Apr 21, 2017
After my 12 hour 114 km run last August, I ended up with a slightly sore heel. It was nothing much, but I regularly felt a bit of a sting down around the very bottom of the heel. This persisted for many months while I was taking it easy. Strangely, it completed disappeared for a couple of weeks from the moment I ran the King Island 32 km race.
Usually injuries get better when you rest and worse when you race. This one did the opposite. And, as I rested for a few weeks after the most recent race, the issue started to reappear. Yesterday, however, I ran a 1 km circuit in 3:31 (just to keep my speed from fading too much), and the heel problem has disappeared again. It seems that running fast causes the issue to go away, and resting allows it to reappear. Very odd.
Anyhow, I felt very comfortable running the 1 km in that time. I really don’t need to do much in the way of speed work ahead of the 250 km six day stage race in the Simpson Desert, but I will continue to do something as simple as a 1 km time trial once per week. I’ve always found that a little speed benefits a runner, even if they’re only training for a very slow paced race.
This photo was taken in the studios of a Phoenix TV station during my run around the world. Just before this, a similar interview screened featuring Joe Nicholls, a leading US country musician. A few weeks ago I told the story of how the girls met Joe in the green room during my interview (Carmel too this photo of the TV monitor while in the green room) and they had no idea who he was. Scroll back to that post if you want to be refreshed as to the story. It was quite funny.
On This Day
Apr 21, 2012
Distance today = 52.43 km; Total distance = 5366.86 km; Location = Poncha Pass Summit, Colorado – 38 28.335′ N, 106 05.265′ W; Start time = 0819, Finish time = 1608
Today I passed one of the weirdest signs I’ve ever seen, in a little town called Villa Grove. On the front of the local butcher shop, in very official sign-writing, it read “Hippies Must Use Back Entrance – No Exceptions”. What the…………??????????
I began the day in Saguache (pronounced Sar-watch), a town that deserves a mention. It’s a lovely little place, with a very friendly diner/bakery, but the thing that stands out is the theatre. Owned by Chrissie (I hope I got the spelling right) and decked out in Art Deco style, it hosts live theatre performances on a regular basis, staged by a theatre company made up of locals. Tonight they are putting on a stage production of Titanic, which sounds like a titanic achievement in itself. I would have loved to be there to see how they deal with the sinking ship scene, but I’ve had to run on. Good luck to them – I hope the theatre and the company continue to have great success.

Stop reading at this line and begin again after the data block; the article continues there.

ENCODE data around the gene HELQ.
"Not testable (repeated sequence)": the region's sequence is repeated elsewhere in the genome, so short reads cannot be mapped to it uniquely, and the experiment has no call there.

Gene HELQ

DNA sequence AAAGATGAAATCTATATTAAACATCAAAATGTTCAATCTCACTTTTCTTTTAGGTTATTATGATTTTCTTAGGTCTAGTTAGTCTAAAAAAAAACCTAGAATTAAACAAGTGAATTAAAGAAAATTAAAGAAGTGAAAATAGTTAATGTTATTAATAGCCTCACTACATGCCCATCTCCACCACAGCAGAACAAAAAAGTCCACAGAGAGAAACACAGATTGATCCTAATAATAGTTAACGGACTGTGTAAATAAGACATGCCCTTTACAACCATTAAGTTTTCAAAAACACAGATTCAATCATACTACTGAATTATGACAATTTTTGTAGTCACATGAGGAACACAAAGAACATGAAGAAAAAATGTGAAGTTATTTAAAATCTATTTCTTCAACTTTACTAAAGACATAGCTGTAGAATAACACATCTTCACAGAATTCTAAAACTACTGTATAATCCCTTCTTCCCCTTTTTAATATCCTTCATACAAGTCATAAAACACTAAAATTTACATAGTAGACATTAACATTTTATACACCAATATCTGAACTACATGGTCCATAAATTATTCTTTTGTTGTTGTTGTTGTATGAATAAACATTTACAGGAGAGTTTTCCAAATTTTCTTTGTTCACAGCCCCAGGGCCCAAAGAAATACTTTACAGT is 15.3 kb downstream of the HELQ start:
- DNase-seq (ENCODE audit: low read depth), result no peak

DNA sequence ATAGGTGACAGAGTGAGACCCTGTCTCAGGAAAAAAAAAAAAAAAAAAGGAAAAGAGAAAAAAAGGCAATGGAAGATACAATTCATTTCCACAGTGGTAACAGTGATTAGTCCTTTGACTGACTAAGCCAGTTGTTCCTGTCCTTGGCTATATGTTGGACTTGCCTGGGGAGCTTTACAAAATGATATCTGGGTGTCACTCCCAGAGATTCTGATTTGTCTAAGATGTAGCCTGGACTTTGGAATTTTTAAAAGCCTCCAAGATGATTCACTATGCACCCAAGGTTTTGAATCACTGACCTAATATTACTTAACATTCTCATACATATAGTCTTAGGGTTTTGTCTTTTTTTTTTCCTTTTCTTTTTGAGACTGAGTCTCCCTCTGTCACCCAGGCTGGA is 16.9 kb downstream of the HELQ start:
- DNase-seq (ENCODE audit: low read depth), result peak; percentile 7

Today’s running consisted pretty much of one long climb. I finished the day at the summit of the Poncha Pass, at 2,756 metres (9,042 feet) in elevation. This is the highest I’ve been so far in the run around the world. It’s 110 metres higher than the Col du Galibier, one of the most feared climbs in the Tour de France. It’s also higher than all but one pass in Europe, the Col de la Bonnette, and it’s only 46 metres lower than that. But, don’t despair, I expect to go even higher in the days to come.
Off now to have a Saturday night drink at a picturesque bar on the banks of the local river. Ahhh, the joys of journey running!!!
Apr 21, 2013
Distance today = 50.80 km; Total distance = 19,767.73 km; Location = Kecskemet, Hungary – 46 54.537′ N, 19 41.533′ E; Start time = 0846, Finish time = 1655
We had a final dinner last night with Jo, Dave, Sue, and Greg (The Hud), and this morning, bid them farewell. They’ll all be back in Sydney by the end of the week, but we’ll be seeing them again in June. The guys really helped me with the running this past week. Both of them ran more in one week than they have for decades.
I began my run in the small town of Kakucs, under more cloudless blue skies. It seems like the weather is trying to make up for what it put me through earlier. Today’s high was 29 C.
It was another very flat day, as I made my way through green Hungarian farming country. I was on a dirt road for a while, then found a cycle trail for about 13 km, although this disappeared for the final 12 km.
It appears the Hungarians love their motorcycles. I saw numerous very fast bikes, clearly going far above the speed limit, some of them even on one wheel. I would estimate that two of them were doing about 250 kph on the freeway, as I passed over the top on the flyover.
It feels good to now be more than three-quarters the way to the finish of my world run. The last quarter will feel like the last lap of a track race – still some work to do, but the finish line will soon be in sight.